NASA to focus on Earth in 2014 (photos)

JPL Earth Missions

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NASA administrator Charles Bolden receives a briefing on the mount for the RapidScat system that will be attached to the International Space Station.

JPL Earth Missions

Grant Slater/KPCC

The Spacecraft Assembly Facility, or the "cleanroom." The room's air has fewer than 10,000 particles of dust 0.5 micron or larger in each cubic foot of air.

JPL Earth Missions

Grant Slater/KPCC

A JPL technician wires up flight cables that route electronics for the Orbiting Carbon Observatory-2.

JPL Earth Missions

Grant Slater/KPCC

Two JPL scientists discuss work on the RapidScat scanner that will be attached to the International Space Station.

JPL Earth Missions

Grant Slater/KPCC

NASA scientists discuss ongoing projects in JPL's "cleanroom." Anyone entering the facility has to wear a bunny suit meant to keep airborne particles out of sensitive equipment.

JPL Earth Missions

Grant Slater/KPCC

Annmarie Eldering, deputy project manager for the Orbiting Carbon Observatory-2, explains how the system will monitor Earth's atmosphere. The first attempt to launch a carbon observatory failed.

JPL Earth Missions

Grant Slater/KPCC

JPL flight technician Kieran McKay in the Spacecraft Assembly Facility.

JPL Earth Missions

Grant Slater/KPCC

A JPL scientist walks past High Bay Bob, the official mannequin of the laboratory's "cleanroom."

JPL Earth Missions

Grant Slater/KPCC

Dragana Perkovic-Martin, an instrument systems engineer in the RapidScat build team, explains where the device will attach to the International Space Station.

JPL Earth Missions

Grant Slater/KPCC

Visitors look down on JPL's "cleanroom" from observation windows on the second floor.


For NASA, 2014 will be "the year of Earth Science," according to agency administrator Charles Bolden. NASA will launch three separate missions next year to monitor wind patterns, CO2 and moisture. Scientists hope the data gathered will help them understand how climate change is affecting Earth.

Wind watcher

In April 2014, NASA will send a device called RapidScat to the International Space Station. It will be carried there by SpaceX's Dragon Capsule and installed on the European Space Agency's wing of the orbiting science lab.

RapidScat will collect information about the speed and direction of wind on the surface of Earth's oceans. The data can be used to improve hurricane forecasting, said RapidScat system engineer Dragana Perkovic-Martin.

It's called RapidScat because it's a radar-based device known as a scatterometer - and it was built in a hurry. In 2009 a similar satellite stopped working, so scientists at Pasadena's Jet Propulsion Laboratory dreamed up RapidScat to replace it. It is being built from parts left over from a previous mission.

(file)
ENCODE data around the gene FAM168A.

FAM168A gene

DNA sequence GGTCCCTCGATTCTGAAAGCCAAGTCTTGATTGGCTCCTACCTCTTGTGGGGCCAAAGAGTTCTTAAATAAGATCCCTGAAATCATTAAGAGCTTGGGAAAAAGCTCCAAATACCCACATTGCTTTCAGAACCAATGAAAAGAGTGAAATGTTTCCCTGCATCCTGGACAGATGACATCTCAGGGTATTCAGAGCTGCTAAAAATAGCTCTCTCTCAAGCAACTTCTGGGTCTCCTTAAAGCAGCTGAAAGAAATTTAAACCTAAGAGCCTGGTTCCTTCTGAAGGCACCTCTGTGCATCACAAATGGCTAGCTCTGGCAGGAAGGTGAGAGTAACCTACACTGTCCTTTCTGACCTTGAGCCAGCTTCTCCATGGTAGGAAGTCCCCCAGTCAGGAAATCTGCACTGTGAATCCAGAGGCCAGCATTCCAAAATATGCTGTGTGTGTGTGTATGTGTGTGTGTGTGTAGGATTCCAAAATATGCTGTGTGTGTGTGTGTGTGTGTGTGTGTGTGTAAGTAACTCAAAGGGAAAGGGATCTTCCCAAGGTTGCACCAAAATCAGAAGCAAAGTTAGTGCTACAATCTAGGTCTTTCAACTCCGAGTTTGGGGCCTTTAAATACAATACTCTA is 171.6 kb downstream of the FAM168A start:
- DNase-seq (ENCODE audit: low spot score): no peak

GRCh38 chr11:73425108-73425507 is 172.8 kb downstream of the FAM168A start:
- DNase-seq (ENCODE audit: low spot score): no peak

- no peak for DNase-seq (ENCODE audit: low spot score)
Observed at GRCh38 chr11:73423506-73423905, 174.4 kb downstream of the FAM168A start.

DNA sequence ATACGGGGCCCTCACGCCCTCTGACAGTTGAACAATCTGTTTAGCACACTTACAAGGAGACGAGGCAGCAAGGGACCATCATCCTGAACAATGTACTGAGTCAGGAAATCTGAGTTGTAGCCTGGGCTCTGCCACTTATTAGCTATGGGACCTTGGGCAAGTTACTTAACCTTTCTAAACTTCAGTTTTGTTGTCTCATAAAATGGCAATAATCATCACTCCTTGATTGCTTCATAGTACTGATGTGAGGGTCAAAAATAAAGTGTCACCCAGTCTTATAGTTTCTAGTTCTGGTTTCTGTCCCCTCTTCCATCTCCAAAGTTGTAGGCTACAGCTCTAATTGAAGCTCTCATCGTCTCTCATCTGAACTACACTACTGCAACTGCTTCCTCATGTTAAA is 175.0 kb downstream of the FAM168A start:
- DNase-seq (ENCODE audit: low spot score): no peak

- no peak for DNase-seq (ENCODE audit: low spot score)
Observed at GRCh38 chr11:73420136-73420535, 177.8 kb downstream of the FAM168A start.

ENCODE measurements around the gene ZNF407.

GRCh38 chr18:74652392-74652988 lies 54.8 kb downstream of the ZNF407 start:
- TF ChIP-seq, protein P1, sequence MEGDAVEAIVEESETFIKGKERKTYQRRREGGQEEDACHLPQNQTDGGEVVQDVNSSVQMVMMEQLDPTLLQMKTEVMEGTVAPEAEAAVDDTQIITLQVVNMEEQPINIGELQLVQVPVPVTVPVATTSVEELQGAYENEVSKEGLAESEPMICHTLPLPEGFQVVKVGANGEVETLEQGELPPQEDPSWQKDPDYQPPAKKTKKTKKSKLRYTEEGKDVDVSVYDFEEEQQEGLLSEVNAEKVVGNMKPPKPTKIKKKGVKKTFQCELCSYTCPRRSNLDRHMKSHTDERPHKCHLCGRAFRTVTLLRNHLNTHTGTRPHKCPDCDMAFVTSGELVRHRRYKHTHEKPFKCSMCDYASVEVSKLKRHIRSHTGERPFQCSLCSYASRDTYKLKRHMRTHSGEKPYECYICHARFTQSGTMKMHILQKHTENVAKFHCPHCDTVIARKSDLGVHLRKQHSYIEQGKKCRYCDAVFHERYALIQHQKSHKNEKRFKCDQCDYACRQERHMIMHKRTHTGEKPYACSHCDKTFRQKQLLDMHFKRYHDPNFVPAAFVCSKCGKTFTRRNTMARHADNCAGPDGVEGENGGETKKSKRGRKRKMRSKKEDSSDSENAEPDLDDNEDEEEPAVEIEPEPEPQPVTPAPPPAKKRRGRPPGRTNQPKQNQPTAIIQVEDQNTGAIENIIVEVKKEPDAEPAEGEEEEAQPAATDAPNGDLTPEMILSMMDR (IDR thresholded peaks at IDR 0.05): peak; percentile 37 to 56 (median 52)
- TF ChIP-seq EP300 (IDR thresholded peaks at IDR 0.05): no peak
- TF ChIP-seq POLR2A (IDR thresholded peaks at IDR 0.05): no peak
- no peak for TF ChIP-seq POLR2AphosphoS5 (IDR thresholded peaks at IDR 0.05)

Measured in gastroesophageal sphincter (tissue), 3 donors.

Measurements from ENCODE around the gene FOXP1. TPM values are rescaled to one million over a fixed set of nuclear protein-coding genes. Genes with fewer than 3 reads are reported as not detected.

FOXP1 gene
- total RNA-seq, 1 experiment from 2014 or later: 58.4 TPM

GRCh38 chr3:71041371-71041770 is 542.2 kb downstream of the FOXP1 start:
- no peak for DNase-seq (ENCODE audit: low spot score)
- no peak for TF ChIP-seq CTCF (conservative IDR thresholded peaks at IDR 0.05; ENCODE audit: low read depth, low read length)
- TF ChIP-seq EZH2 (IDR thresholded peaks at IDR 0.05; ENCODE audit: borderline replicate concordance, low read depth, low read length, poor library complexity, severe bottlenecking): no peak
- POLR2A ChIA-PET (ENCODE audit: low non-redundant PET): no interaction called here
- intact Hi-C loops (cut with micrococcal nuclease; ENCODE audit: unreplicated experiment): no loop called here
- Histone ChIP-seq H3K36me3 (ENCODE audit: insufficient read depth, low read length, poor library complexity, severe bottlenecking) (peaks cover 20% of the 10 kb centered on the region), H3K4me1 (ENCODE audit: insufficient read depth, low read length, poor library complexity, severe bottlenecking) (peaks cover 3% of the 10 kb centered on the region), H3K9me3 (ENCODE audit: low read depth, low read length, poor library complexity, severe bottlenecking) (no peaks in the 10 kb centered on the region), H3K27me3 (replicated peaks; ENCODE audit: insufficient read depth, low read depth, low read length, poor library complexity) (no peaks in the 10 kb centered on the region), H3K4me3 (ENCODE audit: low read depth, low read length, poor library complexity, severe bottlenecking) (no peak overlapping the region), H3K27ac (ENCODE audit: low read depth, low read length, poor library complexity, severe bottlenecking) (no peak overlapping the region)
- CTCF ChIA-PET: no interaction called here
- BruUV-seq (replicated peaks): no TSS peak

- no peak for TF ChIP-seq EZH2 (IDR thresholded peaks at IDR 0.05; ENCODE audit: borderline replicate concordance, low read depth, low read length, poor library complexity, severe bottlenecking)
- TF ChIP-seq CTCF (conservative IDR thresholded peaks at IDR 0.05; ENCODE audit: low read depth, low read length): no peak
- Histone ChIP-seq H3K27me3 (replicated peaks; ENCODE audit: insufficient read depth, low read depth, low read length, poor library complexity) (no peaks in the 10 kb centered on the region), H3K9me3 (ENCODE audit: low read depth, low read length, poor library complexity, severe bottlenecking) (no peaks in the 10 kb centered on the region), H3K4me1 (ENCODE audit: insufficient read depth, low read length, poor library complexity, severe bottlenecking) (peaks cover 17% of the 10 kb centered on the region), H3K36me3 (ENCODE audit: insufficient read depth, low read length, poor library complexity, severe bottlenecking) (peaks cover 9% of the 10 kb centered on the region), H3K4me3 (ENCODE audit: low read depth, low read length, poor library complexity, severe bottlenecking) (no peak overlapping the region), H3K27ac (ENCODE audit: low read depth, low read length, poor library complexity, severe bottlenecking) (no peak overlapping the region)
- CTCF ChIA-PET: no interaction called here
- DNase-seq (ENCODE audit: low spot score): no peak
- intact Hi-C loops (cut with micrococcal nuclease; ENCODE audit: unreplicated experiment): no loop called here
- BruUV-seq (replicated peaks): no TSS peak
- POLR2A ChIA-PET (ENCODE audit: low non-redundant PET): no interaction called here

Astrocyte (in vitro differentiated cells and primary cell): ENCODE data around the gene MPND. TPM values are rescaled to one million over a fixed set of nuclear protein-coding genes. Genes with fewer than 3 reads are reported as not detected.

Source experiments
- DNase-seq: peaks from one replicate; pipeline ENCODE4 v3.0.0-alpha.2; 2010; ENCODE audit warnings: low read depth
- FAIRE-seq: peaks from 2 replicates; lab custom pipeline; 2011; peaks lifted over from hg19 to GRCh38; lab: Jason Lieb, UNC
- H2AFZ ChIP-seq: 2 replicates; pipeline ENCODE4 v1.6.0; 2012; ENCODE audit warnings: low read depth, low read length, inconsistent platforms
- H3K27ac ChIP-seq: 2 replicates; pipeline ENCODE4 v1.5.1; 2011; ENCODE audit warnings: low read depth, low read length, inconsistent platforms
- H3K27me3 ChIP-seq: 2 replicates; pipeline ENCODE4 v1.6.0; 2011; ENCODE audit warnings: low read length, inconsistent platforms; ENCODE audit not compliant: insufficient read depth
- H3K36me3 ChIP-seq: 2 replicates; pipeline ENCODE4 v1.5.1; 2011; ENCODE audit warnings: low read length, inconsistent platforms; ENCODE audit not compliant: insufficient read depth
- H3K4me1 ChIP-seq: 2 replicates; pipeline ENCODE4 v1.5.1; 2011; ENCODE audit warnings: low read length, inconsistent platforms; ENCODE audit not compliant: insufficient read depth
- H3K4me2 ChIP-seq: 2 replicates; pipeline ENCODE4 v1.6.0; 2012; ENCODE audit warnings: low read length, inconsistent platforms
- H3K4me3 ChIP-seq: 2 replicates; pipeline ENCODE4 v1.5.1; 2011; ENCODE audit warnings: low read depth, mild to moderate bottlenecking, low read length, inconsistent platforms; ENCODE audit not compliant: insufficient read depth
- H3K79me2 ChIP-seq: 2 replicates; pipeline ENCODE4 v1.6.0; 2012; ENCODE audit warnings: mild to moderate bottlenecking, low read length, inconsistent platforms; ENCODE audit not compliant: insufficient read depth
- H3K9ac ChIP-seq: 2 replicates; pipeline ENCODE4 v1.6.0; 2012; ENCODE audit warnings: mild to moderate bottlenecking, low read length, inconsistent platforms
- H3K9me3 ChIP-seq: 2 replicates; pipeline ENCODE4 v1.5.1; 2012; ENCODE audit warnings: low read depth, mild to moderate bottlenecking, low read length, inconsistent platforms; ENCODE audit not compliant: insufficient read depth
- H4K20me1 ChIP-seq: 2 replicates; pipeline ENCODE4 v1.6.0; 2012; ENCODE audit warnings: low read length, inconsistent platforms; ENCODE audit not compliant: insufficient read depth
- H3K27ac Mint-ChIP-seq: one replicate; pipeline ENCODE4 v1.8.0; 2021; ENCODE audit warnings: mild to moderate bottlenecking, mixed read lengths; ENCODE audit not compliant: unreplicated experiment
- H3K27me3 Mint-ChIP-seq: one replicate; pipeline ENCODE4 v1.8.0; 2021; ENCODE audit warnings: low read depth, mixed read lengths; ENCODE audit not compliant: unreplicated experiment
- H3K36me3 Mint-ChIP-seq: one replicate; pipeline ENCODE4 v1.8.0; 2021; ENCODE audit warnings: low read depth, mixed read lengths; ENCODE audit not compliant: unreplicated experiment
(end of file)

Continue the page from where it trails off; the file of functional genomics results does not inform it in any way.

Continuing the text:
Overall, the project is expected to take less than two years and cost $26 million. That's a fast and cheap mission for NASA.

Where does the carbon go?

In July 2014, NASA will send a satellite called Orbiting Carbon Observatory-2 into space. Its goal is to track global levels of CO2.

OCO-2, as it's known, is based on OCO-1, a carbon tracking satellite that was launched in 2009. That mission failed before reaching orbit, and the satellite wound up in the Indian Ocean.

One of this new satellite's goals is to help scientists understand how carbon dioxide levels change throughout the year. Deputy project manager Annmarie Eldering says she hopes it will also solve the mystery of the disappearing CO2.

Eldring says when humans burn fossil fuels, some carbon dioxide goes into the air, some is absorbed by the ocean, but about one tenth of it seems to vanish.

"So that's the missing carbon we are also trying to understand with this mission," Eldering explained.

She says right now, most carbon dioxide data come from ground-based measurements. the OCO-2 satellite will give NASA a much bigger picture of how this greenhouse gas is interacting with the planet.

OCO-2 is designed for a two year mission, with a price tag of around $468 million.

Follow the water

The third and final Earth-focused mission of 2014 is a satellite called Soil Moisture Active Passive (SMAP).

It's a complicated device that looks like a gold refrigerator with a giant spinning umbrella above it.  SMAP will measure soil moisture by bouncing radio waves off of the planet. 

Currently, some of these data are gathered by a European instrument called Soil Moisture and Ocean Salinity (SMOS). NASA's SMAP will be five times more accurate, said project systems engineer Shawn Goodman.

SMAP will give detailed information about droughts, enable better predictions of crop yields, and paint a picture of how global warming is changing the planet.

"I really feel like I am doing something important," Goodman said of the mission. It's "one of the coolest things I could possibly do."

SMAP will launch in October and is projected to cost $914 millions dollars.

 

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